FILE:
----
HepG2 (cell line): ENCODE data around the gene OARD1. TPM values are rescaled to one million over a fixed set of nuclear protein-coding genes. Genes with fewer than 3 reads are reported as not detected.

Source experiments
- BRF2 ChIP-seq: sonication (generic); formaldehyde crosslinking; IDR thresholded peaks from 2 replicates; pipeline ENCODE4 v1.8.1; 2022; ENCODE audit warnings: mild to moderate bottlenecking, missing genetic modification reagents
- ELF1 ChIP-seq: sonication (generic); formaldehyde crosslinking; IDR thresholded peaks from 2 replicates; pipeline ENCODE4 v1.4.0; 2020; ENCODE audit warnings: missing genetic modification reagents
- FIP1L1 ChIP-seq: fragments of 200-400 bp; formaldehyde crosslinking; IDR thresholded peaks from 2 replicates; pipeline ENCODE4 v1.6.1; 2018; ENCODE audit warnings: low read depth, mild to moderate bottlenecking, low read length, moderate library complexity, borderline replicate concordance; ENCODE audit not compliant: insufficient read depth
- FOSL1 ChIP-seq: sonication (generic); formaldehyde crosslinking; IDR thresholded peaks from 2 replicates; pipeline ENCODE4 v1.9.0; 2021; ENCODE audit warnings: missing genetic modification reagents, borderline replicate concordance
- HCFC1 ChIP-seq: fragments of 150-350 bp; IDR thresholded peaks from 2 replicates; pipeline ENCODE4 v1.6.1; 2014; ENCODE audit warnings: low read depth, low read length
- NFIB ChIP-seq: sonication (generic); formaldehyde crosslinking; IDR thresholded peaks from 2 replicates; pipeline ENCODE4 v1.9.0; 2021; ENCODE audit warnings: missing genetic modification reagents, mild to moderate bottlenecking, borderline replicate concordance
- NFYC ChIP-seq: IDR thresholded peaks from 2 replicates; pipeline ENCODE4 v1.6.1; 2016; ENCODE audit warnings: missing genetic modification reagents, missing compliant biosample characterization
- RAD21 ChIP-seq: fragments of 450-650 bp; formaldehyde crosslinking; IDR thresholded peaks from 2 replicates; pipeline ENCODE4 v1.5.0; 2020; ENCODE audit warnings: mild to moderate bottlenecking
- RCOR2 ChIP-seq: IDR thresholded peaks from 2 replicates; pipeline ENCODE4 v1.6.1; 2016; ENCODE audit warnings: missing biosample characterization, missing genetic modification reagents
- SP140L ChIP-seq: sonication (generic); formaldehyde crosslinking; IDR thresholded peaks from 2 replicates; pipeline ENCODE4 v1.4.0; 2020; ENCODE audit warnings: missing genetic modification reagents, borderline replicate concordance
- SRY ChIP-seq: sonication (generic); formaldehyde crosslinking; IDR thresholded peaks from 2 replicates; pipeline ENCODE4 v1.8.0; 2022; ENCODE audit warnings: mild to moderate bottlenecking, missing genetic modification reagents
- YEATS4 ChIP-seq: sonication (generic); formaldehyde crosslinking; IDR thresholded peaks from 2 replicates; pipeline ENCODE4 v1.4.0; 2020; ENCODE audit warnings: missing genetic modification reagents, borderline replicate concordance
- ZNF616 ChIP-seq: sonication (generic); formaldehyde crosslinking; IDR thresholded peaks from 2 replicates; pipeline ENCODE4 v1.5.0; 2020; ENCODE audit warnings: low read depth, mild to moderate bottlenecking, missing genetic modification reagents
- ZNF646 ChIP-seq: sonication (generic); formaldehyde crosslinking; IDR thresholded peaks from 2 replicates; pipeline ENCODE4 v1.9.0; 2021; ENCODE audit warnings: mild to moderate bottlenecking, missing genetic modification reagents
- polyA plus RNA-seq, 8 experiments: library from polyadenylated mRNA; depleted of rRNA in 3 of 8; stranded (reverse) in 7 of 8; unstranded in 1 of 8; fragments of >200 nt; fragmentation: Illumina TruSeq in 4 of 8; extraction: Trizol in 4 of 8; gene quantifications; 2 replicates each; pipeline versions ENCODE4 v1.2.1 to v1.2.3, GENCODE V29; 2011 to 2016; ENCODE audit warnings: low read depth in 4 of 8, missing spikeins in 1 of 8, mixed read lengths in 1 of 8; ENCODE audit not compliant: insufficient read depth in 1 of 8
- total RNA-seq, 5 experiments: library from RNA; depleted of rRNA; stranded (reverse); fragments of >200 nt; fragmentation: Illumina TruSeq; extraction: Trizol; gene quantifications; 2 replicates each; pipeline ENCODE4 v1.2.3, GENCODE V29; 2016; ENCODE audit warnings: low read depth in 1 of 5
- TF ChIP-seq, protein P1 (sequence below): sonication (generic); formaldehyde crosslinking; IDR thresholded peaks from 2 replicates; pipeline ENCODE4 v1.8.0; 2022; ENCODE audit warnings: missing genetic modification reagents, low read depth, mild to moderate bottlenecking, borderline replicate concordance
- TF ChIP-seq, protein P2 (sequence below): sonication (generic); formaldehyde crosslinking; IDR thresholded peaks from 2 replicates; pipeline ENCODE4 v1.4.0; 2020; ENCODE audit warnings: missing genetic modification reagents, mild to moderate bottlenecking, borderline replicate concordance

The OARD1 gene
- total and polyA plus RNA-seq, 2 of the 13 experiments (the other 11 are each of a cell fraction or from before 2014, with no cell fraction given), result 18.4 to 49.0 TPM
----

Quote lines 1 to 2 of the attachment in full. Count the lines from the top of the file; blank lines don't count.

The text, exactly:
HepG2 (cell line): ENCODE data around the gene OARD1. TPM values are rescaled to one million over a fixed set of nuclear protein-coding genes. Genes with fewer than 3 reads are reported as not detected.

Source experiments